It may be opportune now for the FZS to condemn the violence that everyone can see, but it still fails to assign blame, and rejects all responsibility for its own role. It has wanted the Maasai out since it first became involved in the 1950s through its Nazi founder and director, the famous Bernhard Grzimek. By seemingly condemning incidents that cannot be plausibly denied, the FZS presumably hopes to divert attention not only away from its own complicity, but also from the criminal pattern of “fortress conservation” that it supports.
In the last few years, the formulaic NGO response to conservation atrocities has been to deny them, only reluctantly admitting that a few “bad apple” rangers might have overstepped the mark after pressure from publicity.
The wider conservation industry will doubtless lament this shooting and see it as a major strategic blunder, but that will be to try to mask the fact that it is neither new nor unusual.
The grabbing of local indigenous peoples’ lands is underpinned by a war on sustainable and self-sufficient ways of life that has been waged for generations. Conservationists and their government allies do not want herders or subsistence hunters on land that they seek to control and profit from, usually through tourism nowadays, selling phoney “carbon credits”, or simply by taking its resources. In the specific case of Tanzania, the land theft is to facilitate trophy hunting by the United Arab Emirates nobility as well as for tourism; in the end it always comes down to money and control, not conservation.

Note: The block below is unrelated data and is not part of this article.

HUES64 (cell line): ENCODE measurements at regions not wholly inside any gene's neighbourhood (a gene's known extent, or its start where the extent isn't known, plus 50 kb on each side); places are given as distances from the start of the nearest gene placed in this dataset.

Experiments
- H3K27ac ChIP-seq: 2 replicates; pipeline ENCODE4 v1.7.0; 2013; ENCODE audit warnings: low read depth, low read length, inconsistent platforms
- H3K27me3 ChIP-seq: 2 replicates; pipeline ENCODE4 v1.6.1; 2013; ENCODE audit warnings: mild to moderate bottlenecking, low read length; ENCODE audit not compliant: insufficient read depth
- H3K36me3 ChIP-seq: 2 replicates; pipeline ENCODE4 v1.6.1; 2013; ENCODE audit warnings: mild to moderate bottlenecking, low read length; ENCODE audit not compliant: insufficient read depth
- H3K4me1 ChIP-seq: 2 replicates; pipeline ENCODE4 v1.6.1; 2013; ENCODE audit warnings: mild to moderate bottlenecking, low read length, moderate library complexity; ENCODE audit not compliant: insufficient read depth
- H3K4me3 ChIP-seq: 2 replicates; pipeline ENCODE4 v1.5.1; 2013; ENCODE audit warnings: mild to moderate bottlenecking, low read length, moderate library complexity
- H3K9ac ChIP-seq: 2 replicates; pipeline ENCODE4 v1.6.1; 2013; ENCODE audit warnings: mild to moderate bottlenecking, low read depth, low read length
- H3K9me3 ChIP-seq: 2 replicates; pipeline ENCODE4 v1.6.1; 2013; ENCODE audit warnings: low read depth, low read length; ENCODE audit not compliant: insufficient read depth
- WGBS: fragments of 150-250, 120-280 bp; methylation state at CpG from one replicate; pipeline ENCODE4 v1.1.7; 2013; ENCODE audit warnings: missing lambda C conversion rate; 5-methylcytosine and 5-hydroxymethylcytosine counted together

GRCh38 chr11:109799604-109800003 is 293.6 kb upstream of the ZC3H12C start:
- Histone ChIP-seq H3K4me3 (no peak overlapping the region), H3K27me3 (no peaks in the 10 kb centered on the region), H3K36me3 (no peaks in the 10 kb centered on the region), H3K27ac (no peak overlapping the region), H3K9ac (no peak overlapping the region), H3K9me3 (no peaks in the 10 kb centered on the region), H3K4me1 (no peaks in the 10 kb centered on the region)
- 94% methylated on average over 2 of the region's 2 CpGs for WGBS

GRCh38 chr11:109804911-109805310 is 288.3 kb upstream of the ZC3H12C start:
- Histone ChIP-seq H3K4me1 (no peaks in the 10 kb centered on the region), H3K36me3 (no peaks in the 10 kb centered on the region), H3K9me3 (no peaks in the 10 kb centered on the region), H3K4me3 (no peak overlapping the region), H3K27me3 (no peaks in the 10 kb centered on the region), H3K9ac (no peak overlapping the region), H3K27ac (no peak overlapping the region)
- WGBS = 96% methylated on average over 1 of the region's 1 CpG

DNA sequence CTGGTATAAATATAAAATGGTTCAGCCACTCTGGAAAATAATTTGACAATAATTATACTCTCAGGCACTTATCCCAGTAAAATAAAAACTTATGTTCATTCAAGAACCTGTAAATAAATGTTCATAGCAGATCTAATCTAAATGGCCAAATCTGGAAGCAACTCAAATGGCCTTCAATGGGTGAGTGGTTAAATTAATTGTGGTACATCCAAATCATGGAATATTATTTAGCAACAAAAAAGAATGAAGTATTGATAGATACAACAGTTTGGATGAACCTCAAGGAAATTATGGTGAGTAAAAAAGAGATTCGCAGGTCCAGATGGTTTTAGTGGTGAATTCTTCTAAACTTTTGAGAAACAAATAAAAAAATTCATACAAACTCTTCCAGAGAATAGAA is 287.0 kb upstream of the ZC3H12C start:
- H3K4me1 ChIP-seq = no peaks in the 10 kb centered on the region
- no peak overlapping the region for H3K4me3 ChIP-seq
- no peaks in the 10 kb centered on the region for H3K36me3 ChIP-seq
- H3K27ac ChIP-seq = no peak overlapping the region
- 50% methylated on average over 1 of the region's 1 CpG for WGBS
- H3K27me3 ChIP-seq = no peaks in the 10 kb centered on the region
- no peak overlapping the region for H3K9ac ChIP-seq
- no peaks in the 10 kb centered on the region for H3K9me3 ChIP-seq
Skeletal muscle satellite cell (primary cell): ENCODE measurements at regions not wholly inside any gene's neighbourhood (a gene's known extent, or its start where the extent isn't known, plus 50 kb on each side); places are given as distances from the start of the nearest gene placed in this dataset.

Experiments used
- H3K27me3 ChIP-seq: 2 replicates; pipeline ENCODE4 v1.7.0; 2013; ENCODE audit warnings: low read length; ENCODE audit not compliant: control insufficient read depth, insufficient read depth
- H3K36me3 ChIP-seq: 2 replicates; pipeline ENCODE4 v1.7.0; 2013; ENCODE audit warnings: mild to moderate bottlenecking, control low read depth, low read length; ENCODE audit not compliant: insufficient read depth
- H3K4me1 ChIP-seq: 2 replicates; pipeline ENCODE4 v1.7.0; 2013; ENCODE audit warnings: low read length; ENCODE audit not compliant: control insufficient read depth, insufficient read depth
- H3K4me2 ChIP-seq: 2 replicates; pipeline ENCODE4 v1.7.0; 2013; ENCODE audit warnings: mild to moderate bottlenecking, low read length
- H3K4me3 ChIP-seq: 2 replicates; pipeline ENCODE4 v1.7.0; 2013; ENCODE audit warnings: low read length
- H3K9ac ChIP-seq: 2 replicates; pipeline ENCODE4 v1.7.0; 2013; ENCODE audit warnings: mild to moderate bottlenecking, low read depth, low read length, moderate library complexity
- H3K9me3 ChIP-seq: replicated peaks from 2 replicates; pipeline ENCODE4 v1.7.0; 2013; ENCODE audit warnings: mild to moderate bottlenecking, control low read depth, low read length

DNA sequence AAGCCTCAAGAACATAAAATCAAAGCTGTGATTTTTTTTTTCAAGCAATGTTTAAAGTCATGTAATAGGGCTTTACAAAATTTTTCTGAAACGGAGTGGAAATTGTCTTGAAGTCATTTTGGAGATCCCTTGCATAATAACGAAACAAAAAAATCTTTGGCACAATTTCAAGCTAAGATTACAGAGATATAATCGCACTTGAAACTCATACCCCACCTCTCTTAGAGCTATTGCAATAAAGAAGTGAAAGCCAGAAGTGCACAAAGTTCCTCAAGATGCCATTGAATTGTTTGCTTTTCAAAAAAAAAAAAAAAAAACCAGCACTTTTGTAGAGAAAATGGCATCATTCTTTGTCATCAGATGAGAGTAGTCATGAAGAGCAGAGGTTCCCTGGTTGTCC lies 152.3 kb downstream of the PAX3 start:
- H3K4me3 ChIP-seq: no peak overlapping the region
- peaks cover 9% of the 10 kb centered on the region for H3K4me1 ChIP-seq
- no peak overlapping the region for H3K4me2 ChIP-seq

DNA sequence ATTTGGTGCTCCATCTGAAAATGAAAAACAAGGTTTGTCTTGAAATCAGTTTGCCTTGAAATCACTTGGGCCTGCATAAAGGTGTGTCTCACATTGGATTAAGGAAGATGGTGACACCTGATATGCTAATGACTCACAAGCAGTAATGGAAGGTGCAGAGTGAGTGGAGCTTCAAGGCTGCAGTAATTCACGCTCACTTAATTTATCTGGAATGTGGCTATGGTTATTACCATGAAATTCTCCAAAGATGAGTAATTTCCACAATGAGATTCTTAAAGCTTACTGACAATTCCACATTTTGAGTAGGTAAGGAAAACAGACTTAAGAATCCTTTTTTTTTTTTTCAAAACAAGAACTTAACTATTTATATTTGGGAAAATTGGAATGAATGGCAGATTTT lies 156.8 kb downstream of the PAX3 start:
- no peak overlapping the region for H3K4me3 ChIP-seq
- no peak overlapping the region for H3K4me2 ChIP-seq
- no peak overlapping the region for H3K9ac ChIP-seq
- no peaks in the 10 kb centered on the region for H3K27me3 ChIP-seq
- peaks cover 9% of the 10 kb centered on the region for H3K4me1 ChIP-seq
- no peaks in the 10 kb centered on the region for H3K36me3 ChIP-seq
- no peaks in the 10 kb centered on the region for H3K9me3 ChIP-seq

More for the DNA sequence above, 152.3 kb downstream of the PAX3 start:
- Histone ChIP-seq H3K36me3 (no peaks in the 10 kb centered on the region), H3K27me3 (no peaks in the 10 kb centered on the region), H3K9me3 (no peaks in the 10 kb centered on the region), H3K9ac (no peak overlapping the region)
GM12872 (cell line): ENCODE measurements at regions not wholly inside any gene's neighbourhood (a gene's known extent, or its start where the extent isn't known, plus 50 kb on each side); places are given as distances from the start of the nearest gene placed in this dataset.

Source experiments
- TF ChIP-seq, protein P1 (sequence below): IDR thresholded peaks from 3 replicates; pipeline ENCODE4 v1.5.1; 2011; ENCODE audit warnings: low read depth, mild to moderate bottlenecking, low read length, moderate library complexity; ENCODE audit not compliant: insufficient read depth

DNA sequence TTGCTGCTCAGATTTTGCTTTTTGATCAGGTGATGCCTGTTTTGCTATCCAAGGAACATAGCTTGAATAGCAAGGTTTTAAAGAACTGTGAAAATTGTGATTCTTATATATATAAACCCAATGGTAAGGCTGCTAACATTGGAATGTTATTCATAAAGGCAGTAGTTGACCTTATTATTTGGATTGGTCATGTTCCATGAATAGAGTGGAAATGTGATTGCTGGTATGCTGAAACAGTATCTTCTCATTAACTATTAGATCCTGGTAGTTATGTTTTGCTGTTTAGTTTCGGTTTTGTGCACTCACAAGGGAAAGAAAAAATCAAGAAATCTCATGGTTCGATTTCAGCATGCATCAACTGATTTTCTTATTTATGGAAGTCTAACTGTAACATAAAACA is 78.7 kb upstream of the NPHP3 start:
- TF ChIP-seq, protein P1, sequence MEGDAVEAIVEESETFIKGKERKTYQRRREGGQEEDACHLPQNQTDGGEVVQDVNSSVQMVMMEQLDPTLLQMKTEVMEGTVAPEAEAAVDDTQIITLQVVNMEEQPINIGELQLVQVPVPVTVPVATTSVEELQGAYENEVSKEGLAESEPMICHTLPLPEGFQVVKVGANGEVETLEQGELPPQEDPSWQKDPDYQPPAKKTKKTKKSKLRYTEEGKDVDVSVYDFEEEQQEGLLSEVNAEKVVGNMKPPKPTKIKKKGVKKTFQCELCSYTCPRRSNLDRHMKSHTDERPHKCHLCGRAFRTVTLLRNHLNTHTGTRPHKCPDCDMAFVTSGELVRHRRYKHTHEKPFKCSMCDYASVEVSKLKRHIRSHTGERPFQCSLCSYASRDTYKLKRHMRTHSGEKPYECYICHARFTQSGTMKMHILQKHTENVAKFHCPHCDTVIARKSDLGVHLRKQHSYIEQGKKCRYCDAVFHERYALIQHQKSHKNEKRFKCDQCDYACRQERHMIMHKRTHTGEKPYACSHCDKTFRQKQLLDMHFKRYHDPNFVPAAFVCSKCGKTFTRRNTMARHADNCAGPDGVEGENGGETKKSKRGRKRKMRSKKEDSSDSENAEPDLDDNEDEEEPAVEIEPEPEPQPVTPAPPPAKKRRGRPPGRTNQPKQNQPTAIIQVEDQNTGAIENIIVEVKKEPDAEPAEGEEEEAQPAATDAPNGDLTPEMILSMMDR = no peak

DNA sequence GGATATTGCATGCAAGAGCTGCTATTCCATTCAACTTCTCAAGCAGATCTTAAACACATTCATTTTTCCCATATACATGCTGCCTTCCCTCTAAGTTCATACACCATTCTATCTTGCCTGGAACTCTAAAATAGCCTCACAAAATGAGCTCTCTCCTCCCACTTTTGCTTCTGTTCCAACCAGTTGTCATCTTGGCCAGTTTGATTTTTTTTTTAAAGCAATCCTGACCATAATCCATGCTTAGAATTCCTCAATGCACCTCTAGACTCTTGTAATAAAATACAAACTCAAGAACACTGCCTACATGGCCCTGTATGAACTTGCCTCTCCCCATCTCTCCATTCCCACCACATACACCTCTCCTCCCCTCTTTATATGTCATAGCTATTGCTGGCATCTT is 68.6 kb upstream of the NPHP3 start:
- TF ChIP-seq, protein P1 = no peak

This war is also now playing out in Europe, albeit with money rather than guns. “Rewilding” – taking land from herders – is promoted as the supposed answer to climate change and biodiversity loss, and even as a means of avoiding pandemics. It is phoney, and it is easy to demonstrate that it will not help to mitigate any of these problems. The truth is that most conservationists just do not like herders, or subsistence hunters, and never have. In fact, they do not like anyone living directly off the land. They want their “Nature” empty of inhabitants except themselves and those who serve them.
The wider conservation industry will doubtless lament this shooting and see it as a major strategic blunder, but that will be to try to mask the fact that it is neither new nor unusual.